India’s rapid economic growth might have impressed many experts but it does come at a cost which more often than not is being burnt by the environment. In the wake of limited natural resources, negative externalities like environmental degradation, climate change and carbon emissions have largely been put on the back burner.
Here’s a list of some of the most serious environmental issues in India:
Air pollution: Air pollution levels in the country have been rising to scary levels for the past few decades. As per a World Health Organisation survey released in June 2018, New Delhi and Kolkata are two of the most polluted cities in the country.
Water Pollution: As per the statistics released by Central Pollution Control Board (CPCB), the number of polluted rivers in the country has risen from 121 to 275 in the last five years, with Maharashtra faring the worst among states in keeping its rivers clean.
Noise Pollution: Sound pollution has been consistently rising in Indian cities. Currently, Hyderabad, Chennai, Lucknow and Delhi are the noisiest cities because of reasons like population growth, overcrowding and traffic.
Soil Pollution: One of the kinds of pollution the country is reeling under soil pollution, thanks to reasons like careless disposal of chemical and menstrual waste and excessive use of pesticides.
Land Denudation: The rapid deforestation is leading to soil erosion and land being denuded when floods ravage areas located near rivers.
Plastic use: Despite the country’s commitment to do away with single-use plastic this year, India needs to go miles ahead to curb usage of other forms of plastic like microplastic.
Coastal zone management: Rapid economic development in areas nears coastlines have not only led to loss of habitat for marine life but also loss of livelihood for locals who are involved in fishing.
Environmental governance: The Centre needs to revamp its environmental governance tactics which are lying in limbo due to slow pace of infrastructure development and fragmented policies.
Climate Change: The country is vulnerable to climate change due to combination of factors like high dependence of exhaustible energy resources, high population and rampant poverty.
Smog: Months after Delhi was covered by an unprecedented cover of smog, the Union government is yet to crack down on burning of crop residue by farmers.
Man-animal conflicts: Conflicts between predators like tigers, leopards and lions with locals living nearby have been rising over the last few years, often leading to man-animal conflicts.
Dams: Research shows that dams have disrupted the connectivity of rivers blocked sediment deposition and impeded breeding of fishes and other aquatic animals.
Encroachment in coastal areas: Tribal groups whose primary occupation is fishing are fast losing their livelihoods due to commercial activities in coastal areas. The influx of commercial fishing and fish trawlers for export has led to a rapid rise in conflicts involving strikes and violent clashes.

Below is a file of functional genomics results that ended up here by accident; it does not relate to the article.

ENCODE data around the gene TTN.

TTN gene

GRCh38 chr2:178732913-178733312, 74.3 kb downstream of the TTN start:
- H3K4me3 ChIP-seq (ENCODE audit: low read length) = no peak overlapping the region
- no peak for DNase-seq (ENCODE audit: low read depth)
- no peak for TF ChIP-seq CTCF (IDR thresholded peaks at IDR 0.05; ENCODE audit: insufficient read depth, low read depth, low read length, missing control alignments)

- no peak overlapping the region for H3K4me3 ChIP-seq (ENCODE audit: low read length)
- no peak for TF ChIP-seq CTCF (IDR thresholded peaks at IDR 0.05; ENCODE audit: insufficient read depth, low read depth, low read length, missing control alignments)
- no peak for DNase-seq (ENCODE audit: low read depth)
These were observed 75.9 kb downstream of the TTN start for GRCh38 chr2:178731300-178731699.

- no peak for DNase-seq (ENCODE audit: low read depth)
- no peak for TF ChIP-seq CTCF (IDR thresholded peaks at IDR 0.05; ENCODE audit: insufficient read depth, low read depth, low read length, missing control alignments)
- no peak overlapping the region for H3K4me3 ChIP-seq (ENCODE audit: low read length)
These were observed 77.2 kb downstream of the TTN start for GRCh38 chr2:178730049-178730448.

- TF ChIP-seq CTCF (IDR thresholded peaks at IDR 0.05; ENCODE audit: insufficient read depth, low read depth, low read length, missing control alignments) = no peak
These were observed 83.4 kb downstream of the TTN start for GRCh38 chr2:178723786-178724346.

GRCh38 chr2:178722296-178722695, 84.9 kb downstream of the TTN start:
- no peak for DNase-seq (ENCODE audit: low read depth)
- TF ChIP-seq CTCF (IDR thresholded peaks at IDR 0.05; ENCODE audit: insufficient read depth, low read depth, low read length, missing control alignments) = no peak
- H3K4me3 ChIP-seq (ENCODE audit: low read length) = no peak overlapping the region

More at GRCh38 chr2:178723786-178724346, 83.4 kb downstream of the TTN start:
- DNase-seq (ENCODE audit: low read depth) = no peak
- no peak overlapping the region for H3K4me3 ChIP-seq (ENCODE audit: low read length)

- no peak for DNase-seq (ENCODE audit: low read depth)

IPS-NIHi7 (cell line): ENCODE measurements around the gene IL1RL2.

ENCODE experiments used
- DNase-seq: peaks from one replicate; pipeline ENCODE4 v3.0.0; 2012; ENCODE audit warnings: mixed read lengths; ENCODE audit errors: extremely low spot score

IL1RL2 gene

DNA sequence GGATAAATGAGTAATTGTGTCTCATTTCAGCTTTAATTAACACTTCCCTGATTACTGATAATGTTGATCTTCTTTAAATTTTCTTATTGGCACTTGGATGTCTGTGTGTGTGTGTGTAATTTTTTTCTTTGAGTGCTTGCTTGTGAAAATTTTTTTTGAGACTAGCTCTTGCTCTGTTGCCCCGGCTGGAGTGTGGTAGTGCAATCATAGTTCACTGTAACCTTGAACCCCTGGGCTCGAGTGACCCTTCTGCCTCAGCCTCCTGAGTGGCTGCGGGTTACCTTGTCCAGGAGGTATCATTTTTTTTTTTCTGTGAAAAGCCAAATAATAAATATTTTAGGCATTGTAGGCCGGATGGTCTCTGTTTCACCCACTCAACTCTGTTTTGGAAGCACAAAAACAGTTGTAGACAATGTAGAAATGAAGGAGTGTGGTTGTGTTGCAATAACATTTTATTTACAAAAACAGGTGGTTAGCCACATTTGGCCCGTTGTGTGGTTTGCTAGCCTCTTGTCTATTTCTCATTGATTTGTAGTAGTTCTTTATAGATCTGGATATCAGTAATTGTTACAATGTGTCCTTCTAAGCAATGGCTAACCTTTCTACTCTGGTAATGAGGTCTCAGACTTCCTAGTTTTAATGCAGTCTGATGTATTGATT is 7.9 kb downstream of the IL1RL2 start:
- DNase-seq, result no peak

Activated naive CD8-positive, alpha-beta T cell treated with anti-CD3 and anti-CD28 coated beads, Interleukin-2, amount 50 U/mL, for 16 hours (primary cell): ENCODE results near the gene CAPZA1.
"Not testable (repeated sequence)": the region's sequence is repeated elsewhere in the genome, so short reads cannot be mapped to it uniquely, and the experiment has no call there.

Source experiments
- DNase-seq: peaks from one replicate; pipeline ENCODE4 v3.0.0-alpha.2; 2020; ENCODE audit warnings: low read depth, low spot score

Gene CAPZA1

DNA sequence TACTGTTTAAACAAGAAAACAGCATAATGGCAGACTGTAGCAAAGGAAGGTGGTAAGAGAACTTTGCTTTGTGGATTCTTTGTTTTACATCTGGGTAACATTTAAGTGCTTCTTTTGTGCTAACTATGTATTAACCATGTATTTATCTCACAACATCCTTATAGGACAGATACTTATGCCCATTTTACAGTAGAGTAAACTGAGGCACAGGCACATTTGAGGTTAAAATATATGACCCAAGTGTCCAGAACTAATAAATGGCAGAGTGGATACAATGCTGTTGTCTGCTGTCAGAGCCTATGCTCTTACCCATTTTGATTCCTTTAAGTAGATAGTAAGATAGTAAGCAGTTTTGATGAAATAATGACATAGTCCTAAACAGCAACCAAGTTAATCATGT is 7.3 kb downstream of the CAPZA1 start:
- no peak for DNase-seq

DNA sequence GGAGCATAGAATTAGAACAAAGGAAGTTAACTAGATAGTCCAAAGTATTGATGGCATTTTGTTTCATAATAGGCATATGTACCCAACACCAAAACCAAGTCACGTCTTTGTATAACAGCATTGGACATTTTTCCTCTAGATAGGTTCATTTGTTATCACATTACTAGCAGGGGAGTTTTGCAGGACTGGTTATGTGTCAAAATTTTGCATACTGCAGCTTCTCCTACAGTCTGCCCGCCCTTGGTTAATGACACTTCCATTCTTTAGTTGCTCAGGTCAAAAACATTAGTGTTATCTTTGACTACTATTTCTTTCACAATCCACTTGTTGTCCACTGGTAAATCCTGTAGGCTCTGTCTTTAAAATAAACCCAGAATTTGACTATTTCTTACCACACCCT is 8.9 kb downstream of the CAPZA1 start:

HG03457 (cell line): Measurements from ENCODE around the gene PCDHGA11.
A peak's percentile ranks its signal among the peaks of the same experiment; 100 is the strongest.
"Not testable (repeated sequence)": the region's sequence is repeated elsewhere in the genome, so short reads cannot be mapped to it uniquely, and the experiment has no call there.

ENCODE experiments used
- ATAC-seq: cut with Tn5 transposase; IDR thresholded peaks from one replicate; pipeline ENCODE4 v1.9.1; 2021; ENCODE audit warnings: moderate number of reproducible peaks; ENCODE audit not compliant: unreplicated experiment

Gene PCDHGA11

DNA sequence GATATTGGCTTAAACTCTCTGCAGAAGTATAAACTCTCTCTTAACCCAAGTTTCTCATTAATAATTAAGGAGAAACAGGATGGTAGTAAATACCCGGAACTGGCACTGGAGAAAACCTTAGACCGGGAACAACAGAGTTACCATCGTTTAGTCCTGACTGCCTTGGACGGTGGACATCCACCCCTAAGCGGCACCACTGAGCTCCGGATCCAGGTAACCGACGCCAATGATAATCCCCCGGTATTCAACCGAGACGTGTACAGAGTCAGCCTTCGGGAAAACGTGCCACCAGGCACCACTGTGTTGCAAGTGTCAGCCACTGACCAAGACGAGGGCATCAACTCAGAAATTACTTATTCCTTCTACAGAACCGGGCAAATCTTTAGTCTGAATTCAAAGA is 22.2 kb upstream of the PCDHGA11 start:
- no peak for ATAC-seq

Uncontrolled mining: Government-backed support and easy policies led to a rapid rise in mining activities in post-Independence era in the country. Consequently, regions rich in minerals have witnessed environmental degradation and deforestation.
Ecological restoration: Over the years, the efforts on the part of the government to undo the damage done to the environment have been slow and tepid. On the other hand, voluntary organizations, on many occasions with the local populace, have organized drives for ecological restoration.
Population: With India’s population inching closer to world’s most populous nation, China, the country also needs to think about accommodating its citizens, both at present and in future. As a result, rapid urbanization has led to various environmental problems like deforestation and loss of habitat of animals.
Hazards of chemical abuse: Once used to increase yield of crops, the excessive use of pesticides has over the years caused substantial damage to the environment by hampering soil quality. Research suggests that over the last three decades, the average per hectare consumption of pesticides has increased by a wide margin.
Greenhouse effect: India is yet to adopt a stringent strategy to tackle rising emissions of greenhouse gases (GHG). Though it has a set of laws to bring down GHG emissions, but there is lack of effective implementation. A PBL Netherlands Environment Assessment Agency report, released in 2017, showed that in 2016 India’s GHG emissions went up by 4.7%.
Poaching: Despite being illegal, poaching still thrives in India. Endangered animals continue being killed in India for their body parts which are in great demand in other countries for their use in medicine and resale value. The rapid extinction of animals also threatens to dislodge the ecological balance and adversely affect biodiversity.
Lack of accountability: India’s regulatory framework for environment laws follows the ‘polluter pays principle’, which literally translates to strict punishment for the polluter and compensation for the one affected by the act. However, the framework is followed only on paper. As per the Environmental Performance Index—an index which ranks 180 countries based on 24 indicators—India ranked 177th.
Wildlife preservation: India’s efforts to preserve wildlife lag behind, with many animals on their way to extinction. Rapid urbanization, poaching, lack of government support are just some of the reasons to be blamed for the problem.
Lack of public participation: A much ignored reason behind the failure of drives to spread awareness about environmental conservation in India is the lack of public participation.